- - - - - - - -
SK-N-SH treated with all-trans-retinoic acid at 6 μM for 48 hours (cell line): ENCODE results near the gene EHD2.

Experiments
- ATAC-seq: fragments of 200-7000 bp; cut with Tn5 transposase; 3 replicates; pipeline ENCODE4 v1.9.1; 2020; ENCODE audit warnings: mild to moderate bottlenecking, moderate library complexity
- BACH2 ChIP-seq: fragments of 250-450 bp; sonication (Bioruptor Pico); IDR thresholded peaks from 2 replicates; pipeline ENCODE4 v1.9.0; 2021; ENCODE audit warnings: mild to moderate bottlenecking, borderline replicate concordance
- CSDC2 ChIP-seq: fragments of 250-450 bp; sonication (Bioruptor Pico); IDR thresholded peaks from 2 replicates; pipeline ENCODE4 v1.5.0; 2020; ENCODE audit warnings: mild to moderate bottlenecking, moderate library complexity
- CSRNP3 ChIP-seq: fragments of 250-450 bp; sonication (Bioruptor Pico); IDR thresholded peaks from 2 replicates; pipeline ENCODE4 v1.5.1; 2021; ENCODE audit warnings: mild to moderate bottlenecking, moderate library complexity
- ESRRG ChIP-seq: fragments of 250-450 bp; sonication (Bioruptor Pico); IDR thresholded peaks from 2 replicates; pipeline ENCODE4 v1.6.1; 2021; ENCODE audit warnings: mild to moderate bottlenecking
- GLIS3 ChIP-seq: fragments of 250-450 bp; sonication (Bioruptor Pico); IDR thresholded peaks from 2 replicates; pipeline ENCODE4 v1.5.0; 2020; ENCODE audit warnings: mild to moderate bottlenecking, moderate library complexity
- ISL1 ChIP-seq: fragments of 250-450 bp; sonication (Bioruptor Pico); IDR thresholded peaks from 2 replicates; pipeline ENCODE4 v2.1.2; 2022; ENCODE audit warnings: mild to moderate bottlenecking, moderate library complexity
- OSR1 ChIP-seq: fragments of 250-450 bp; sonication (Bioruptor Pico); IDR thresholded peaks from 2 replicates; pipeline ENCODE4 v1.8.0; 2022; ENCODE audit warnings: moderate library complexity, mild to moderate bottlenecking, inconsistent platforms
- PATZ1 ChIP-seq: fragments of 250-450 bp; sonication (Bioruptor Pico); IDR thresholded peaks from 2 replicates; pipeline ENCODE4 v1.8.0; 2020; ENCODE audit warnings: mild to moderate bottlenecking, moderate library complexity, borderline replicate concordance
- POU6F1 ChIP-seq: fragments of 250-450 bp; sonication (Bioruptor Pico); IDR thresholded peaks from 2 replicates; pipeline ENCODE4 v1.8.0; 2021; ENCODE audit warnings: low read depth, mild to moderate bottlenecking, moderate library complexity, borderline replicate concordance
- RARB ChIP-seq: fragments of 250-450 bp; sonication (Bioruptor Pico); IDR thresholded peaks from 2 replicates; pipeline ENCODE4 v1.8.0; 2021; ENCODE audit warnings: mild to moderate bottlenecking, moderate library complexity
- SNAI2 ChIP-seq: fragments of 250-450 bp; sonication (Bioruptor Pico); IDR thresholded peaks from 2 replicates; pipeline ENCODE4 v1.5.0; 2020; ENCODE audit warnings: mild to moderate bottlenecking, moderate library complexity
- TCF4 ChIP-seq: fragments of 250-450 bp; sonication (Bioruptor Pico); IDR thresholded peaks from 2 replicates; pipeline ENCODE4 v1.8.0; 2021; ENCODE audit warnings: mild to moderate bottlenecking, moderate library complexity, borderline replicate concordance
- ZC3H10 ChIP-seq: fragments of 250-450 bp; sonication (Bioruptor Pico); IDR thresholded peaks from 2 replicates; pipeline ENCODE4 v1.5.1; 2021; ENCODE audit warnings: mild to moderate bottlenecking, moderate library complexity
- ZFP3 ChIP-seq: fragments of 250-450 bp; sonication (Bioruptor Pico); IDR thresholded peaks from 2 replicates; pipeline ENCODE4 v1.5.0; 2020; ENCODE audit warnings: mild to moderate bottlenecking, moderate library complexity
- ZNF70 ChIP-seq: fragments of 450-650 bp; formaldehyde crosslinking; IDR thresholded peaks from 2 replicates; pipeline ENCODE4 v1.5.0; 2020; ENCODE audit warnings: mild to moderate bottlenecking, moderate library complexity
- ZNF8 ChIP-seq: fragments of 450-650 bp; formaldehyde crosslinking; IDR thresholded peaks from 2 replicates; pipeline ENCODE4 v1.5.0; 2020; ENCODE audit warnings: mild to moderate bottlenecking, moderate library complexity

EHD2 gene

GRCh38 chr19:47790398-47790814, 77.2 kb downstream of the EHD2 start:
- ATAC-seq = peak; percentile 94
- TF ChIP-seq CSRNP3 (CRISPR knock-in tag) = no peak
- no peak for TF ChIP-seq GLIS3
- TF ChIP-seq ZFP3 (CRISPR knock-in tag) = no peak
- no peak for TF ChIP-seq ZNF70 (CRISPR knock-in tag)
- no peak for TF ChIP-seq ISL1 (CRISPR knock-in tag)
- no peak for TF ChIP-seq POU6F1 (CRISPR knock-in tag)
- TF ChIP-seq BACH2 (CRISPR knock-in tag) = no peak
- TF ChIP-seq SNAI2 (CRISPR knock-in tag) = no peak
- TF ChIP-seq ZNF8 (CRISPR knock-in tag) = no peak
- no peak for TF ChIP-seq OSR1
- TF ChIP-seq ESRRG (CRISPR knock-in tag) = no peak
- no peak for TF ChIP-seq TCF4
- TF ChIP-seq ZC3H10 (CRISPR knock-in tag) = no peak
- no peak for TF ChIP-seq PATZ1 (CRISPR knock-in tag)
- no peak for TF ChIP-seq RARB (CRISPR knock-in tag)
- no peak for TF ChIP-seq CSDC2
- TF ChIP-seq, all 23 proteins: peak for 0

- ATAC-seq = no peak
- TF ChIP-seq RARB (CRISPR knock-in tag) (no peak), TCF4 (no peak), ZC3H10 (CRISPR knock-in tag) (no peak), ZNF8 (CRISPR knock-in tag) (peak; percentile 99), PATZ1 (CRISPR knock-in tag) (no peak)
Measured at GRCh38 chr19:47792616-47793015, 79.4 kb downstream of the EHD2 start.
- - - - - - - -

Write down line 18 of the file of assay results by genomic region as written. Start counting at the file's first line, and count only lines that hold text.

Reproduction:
- ZNF70 ChIP-seq: fragments of 450-650 bp; formaldehyde crosslinking; IDR thresholded peaks from 2 replicates; pipeline ENCODE4 v1.5.0; 2020; ENCODE audit warnings: mild to moderate bottlenecking, moderate library complexity